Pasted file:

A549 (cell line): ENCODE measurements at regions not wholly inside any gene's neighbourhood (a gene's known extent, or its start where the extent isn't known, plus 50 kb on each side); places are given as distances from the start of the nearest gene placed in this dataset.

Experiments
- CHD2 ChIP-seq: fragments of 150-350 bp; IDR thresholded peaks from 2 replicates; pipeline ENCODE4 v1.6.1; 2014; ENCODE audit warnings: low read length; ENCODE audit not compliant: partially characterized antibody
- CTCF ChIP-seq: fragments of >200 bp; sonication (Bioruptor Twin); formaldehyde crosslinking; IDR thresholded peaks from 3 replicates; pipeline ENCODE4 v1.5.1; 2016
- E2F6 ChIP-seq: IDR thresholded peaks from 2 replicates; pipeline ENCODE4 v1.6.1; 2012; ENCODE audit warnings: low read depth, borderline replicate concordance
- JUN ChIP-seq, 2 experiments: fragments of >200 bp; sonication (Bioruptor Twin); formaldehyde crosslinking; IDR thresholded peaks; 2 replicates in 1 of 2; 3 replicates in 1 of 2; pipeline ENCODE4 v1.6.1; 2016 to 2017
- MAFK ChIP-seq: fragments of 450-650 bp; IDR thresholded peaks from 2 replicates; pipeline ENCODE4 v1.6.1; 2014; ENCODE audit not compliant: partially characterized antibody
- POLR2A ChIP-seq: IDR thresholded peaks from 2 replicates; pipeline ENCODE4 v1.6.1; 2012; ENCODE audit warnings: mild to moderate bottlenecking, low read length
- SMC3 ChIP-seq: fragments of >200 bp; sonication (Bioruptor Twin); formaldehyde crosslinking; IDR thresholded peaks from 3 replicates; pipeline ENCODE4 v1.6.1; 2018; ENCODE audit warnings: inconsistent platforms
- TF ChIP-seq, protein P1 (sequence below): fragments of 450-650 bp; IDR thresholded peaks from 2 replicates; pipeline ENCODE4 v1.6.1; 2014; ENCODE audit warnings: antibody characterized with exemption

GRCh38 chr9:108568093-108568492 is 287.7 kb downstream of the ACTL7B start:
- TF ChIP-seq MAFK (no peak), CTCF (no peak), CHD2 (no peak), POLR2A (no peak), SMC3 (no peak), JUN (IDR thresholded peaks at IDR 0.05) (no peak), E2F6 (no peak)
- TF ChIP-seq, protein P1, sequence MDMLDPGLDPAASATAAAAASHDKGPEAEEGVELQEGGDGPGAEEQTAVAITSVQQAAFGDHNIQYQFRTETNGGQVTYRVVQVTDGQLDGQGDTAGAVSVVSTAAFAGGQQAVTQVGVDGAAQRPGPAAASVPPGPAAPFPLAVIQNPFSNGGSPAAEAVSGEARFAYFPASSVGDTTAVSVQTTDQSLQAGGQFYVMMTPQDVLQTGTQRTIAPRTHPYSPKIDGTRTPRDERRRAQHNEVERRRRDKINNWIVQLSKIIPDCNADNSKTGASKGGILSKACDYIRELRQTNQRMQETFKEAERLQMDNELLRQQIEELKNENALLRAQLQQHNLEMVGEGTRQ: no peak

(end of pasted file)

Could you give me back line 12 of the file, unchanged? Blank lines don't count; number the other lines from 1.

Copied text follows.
- TF ChIP-seq MAFK (no peak), CTCF (no peak), CHD2 (no peak), POLR2A (no peak), SMC3 (no peak), JUN (IDR thresholded peaks at IDR 0.05) (no peak), E2F6 (no peak)